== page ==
World AIDS Day: Progress and Challenges

December 1, 2014

As a pediatrics resident in Harlem in the 1980s, Stephen Nicholas, MD, found himself in the epicenter of the mother-baby AIDS epidemic, an experience that shaped his career. Dr. Nicholas devoted himself to pediatric AIDS prevention and care, becoming a pioneer in the field. For World AIDS Day, he shares reflections on the epidemic's history and future, his work, and current comparisons between the Ebola and HIV/AIDS epidemics.

Dr. Nicholas is the P&S associate dean for admissions, director of the global health track for scholarly projects by P&S students, a professor of pediatrics and population & family health at CUMC, and director of the IFAP Global Health Program, which he established. IFAP introduced the first AIDS treatment in the Dominican Republic to prevent mother-to-child HIV transmission and subsequently played a central role in the creation of the country’s national AIDS program. In 2004 the program started the first family model of AIDS care in La Romana, D.R.

Tell us about your work in  HIV/AIDS treatment and research. I came to New York in 1981 for my pediatric residency in a new primary care track, in which I would work at Babies Hospital (now the Morgan Stanley Children’s Hospital of New York Presbyterian) and Harlem Hospital. That month, the first report of AIDS in previously well homosexual men was published. At the time, I saw no connection between this terrifying new disease and the care of children. Within two years, however, the first pediatric AIDS cases were reported, and Harlem was the “epicenter” of the mother-baby AIDS epidemic. By 1987, nearly 5 percent of all pregnant women in central Harlem were HIV-infected.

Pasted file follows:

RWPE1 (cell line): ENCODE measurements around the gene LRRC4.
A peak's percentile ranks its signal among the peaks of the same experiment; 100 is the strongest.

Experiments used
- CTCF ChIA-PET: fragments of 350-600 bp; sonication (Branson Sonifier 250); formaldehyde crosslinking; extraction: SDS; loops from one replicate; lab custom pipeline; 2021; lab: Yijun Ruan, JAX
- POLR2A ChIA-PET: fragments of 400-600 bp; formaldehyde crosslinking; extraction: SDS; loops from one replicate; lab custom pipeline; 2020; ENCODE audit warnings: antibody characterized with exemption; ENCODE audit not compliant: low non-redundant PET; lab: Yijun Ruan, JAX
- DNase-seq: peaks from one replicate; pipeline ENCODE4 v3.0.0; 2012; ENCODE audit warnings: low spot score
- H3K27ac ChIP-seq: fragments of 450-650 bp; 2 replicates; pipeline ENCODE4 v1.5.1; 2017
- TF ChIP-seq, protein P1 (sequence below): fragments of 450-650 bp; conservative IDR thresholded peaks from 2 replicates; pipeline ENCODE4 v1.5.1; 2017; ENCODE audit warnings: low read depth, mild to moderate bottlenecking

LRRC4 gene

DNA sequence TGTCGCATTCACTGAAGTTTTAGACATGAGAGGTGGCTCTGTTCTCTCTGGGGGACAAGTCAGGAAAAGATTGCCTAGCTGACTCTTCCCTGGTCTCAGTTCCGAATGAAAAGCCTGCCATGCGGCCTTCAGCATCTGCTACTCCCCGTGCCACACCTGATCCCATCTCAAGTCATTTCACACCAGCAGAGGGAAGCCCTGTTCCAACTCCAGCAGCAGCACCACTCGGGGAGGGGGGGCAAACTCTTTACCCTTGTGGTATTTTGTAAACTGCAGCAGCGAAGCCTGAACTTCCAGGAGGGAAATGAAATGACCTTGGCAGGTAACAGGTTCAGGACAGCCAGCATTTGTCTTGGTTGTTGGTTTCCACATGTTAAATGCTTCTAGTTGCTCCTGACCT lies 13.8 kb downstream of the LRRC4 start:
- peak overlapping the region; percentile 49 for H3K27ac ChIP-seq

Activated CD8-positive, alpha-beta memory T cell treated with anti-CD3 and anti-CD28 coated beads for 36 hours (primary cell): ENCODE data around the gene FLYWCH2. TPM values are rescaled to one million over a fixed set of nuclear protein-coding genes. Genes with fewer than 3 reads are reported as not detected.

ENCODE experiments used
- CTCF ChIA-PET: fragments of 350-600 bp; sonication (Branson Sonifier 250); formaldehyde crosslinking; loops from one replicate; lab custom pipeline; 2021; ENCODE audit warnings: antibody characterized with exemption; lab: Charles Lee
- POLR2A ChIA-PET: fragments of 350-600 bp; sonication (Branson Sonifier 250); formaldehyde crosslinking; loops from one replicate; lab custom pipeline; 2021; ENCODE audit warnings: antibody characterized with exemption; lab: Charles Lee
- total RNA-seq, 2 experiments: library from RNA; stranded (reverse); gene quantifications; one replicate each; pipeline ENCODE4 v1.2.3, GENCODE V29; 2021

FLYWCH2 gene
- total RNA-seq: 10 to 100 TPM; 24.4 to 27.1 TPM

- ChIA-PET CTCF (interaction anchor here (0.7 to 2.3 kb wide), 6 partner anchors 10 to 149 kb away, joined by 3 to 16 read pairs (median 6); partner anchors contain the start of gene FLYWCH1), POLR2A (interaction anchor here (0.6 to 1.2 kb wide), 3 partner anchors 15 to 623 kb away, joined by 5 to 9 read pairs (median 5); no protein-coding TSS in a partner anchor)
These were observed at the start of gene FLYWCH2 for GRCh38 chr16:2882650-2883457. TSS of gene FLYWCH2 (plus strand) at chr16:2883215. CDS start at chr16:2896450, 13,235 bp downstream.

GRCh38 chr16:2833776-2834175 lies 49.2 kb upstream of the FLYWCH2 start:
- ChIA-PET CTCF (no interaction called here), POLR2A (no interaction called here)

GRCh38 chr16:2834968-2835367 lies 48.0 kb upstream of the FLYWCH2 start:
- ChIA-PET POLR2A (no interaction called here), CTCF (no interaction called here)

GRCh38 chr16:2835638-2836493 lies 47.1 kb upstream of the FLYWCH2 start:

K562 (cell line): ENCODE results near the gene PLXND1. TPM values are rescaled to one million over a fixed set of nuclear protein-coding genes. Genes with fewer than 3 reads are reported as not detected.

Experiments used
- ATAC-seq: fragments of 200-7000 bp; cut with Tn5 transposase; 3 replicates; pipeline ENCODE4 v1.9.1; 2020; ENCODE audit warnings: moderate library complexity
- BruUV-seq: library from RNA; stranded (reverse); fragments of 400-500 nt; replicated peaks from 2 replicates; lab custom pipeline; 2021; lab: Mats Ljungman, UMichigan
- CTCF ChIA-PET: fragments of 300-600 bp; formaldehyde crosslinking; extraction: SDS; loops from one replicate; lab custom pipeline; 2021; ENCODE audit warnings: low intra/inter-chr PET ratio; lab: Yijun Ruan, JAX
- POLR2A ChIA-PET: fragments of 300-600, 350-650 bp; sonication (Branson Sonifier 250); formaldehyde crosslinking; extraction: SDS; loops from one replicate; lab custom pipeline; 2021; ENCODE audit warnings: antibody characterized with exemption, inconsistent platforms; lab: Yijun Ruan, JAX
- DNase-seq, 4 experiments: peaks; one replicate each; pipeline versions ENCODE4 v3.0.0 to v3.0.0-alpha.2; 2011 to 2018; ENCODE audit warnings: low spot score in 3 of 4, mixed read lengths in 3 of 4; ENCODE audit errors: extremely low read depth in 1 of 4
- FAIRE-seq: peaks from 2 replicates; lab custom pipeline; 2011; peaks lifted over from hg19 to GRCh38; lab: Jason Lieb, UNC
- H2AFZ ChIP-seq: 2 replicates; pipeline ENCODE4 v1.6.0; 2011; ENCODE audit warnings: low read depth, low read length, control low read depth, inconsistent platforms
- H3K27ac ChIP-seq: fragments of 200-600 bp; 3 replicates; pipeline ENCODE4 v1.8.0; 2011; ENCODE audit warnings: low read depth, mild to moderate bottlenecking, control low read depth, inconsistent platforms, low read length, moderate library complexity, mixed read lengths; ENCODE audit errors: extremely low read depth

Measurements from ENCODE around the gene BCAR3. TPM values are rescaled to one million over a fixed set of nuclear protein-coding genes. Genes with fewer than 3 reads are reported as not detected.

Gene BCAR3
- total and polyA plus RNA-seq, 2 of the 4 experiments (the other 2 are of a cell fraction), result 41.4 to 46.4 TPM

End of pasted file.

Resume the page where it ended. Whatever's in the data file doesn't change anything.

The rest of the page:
With the support and guidance of Dr. Margaret Heagarty, the director of pediatrics at Harlem Hospital, I began work to establish a program for children with AIDS and their families. My colleagues Elaine Abrams and Wafaa El- Sadr played key roles in creating what became the Harlem Hospital Family Care Center, a model family AIDS program with significant research and clinical trials capacity.

Around half of all children with HIV in New York City needed foster care, because of parental drug addiction, illness, or death. A confluence of factors—fear that the children were contagious, a perception that they all were going to die, and the complexity of their needs—resulted in a lack of placement options for these children. Hospitals became the default repository for them (they were called “boarder babies with AIDS”).